Anyone can buy Dead Sea cosmetics and cheap silkscreen t-shirts in Israel’s souvenir shops. But our beloved “Start-Up Nation” is also a nation of artists and craftspeople.
This is a list of just 14 of many Israeli boutiques that sell Israeli gifts we’re sure you’ll go nuts for. Beautiful, bold, funny or classic, items from these crafters are positively perfect for the holiday season or any other time of year.
For breathtaking one-of-a kind jewelry, accessories and Judaic hand-engraved with Hebrew and biblical phrases, names, or whatever floats your boat, Hadaya is the place to turn.
Located in the Jewish Quarter of Jerusalem’s Old City, Hadaya is a family-run business established more than 20 years ago. Its specialty is hand-hammered and etched silver and gold, according to your preference. The styles are both simplistic and full of intriguing details.
Starting off all those years ago by carving ”gam ze yaavor” (this too shall pass) onto silver rings, the shop now offers a phrase of the week but is most popular for yeshiva rings, personalized wedding bands and long-lasting pieces that pull at your Israel-loving heart strings.
Who would have thought there would be a demand for natural soaps with ancient biblical motifs and “kibbutznik” inspired quips? The ladies of Zoe Apothecary and their boutique of all-natural Israeli beauty products have proved that those qualities can make the ultimate Israeli product.
Mother-daughter team Susanna Brandon and Layla Levy encourage a celebration of Israeli landscapes. Try Night in the Negev soap, which includes detoxifying activated charcoal swirled with white clay and perfumed with cedar and cypress essential oils; or scrub yourself smooth with luxurious Lot’s Wife Dead Sea salt scrub.
Zoe products check all the boxes, from beautiful packaging to intoxicating smells. We thank them for finally making a soap bar that begs to be put to good use instead of gathering dust on your guest-bathroom shelf.
One simply cannot visit Jerusalem and neglect to pick up one of Barbara Shaw’s fun and playful creations. Specializing in “Jewish gifts that smile,” her boutique of bright, colorful Israel- and Jewish-themed wares is just what you need to quell your Israel homesickness once your visit in the Holy Land comes to a close.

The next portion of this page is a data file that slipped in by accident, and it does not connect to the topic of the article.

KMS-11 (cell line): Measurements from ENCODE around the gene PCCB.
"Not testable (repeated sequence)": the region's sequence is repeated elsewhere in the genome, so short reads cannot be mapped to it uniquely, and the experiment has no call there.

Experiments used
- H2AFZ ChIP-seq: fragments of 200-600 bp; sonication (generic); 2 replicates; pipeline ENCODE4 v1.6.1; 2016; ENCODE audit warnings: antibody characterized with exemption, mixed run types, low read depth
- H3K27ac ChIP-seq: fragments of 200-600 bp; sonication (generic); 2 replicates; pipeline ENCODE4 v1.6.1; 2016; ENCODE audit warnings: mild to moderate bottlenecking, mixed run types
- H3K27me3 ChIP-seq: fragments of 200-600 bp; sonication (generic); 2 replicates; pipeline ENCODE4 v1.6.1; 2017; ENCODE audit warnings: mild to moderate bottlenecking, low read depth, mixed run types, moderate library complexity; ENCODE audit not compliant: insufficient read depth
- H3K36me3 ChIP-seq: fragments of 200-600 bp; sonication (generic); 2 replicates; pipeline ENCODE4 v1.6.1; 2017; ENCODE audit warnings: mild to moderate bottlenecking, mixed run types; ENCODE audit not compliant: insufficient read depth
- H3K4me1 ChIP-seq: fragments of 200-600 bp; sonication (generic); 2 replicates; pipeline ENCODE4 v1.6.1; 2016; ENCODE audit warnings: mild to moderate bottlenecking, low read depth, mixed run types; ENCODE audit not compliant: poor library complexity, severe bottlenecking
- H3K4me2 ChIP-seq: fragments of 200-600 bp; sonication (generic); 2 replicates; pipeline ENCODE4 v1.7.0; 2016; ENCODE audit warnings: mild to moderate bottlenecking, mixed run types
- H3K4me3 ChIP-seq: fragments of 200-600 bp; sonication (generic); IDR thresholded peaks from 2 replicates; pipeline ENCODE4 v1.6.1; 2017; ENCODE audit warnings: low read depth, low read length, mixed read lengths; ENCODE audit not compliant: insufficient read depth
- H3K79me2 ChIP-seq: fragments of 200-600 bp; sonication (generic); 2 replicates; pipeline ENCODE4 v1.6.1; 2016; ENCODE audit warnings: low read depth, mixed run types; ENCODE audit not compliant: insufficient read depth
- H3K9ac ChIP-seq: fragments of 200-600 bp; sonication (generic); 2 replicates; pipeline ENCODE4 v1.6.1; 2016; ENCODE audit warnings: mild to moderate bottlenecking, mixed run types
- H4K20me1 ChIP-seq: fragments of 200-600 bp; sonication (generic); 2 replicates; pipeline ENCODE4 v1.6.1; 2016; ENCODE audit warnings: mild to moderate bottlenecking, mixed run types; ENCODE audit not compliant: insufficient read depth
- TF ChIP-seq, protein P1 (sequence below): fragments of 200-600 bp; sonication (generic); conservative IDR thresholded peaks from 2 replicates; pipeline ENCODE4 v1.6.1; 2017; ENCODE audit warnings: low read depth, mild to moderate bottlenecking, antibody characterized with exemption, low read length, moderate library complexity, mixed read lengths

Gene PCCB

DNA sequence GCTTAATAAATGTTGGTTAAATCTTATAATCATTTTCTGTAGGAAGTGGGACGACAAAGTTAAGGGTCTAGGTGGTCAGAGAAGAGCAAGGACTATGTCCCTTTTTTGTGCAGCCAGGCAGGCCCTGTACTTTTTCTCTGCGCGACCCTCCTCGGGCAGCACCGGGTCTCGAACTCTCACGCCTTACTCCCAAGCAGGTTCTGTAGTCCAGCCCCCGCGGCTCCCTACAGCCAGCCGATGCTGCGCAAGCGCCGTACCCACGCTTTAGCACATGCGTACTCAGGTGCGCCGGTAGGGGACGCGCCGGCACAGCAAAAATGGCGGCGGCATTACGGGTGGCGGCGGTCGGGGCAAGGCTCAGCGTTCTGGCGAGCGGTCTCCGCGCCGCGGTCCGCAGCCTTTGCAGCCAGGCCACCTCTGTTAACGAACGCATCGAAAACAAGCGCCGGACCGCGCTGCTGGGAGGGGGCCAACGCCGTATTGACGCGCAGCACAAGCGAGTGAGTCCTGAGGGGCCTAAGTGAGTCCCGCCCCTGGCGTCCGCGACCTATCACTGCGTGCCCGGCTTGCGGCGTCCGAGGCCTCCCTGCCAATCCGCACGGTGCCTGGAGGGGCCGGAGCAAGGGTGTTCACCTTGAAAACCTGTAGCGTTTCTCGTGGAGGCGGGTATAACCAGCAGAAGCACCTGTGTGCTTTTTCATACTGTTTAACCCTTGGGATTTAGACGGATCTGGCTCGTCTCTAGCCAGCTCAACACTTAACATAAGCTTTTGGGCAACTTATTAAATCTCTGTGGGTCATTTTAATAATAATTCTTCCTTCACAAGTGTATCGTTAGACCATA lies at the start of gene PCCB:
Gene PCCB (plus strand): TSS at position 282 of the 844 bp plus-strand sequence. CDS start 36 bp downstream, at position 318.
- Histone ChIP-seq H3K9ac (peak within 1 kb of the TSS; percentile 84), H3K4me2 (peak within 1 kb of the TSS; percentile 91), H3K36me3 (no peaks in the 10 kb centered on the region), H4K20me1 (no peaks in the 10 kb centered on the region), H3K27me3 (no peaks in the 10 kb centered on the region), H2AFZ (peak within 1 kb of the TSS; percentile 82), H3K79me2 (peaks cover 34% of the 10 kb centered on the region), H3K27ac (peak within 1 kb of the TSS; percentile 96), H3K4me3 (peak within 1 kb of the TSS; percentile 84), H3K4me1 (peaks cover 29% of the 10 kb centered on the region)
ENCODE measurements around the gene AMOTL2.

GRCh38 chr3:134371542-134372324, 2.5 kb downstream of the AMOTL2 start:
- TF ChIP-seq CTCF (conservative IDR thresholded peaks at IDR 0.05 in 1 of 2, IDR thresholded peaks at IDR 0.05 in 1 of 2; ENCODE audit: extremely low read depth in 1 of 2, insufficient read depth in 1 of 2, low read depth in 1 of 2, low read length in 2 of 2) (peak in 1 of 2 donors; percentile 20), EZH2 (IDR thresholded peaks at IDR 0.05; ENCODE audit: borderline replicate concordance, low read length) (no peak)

Whether you’re in the mood for a purse shaped like a sufgania (Hanukkah doughnut) or an apron with a sassy Yiddish saying on it, you’ll love the collection’s vibrant touches and fun attitude. Shaw’s own store is located on 26 Emek Refaim Street in Jerusalem but her wares are sold in many gift shops in Israel and internationally, as well as online.
For those hoping to explore the city like a seasoned local, Shaw’s My Jerusalem Book an insider city guide, travel journal and activity book in one, is a must-buy.
Filled with quirky gifts for the true Zionist in your life, Piece of History is where to go for an ultra-fun birthday or holiday gift. Where else can you get a figurine of Theodore Herzl leaning against that famous balcony at the First Zionist Conference in 1897? And don’t even get us started on the Israeli leader figurines. In our opinion, everyone should have Golda Meir and Moshe Dayan lying around.
Started in 2009, this Tel Aviv-based company re-conceptualizes Jewish and Israeli souvenirs, by creating contemporary history-focused collectibles, prints, t-shirts and other personal and home décor with a touch of humor. The products are meant to be enjoyed by tourists and locals alike.
Inspired by the nature surrounding her home in the Israeli town of Shoham, Suzanne Dekel creates one-of-a-kind eco-prints using natural botanicals, fabrics and dyes. The results are luxurious scarves, head coverings and prayer shawls.
Dekel has a hand in the entire process, from handpicking leaves and branches to processing and dyeing the materials to her exact specifications. But she leaves Mother Nature’s fingerprint on her work: “My products carry the hues, and smell, and love of Israel. Local pomegranate, sage, and sumac are my weapons of choice,” she writes.
Dekel also hosts fabric-dyeing workshops for those who feel inclined to peek a bit deeper into the world of this special craft.
Born out of web and graphic artist Ruth Winkler’s sheer love of all things Israel, Isralove has become a one-stop shop for Hebrew- and Israeli-themed gifts for baby and home. This is the place to pick up a personalized Hebrew name onesie, nursery art or that “Shalom Y’all” pillow you’ve always wanted. Visit the site to browse a selection of free printable tags and gift cards.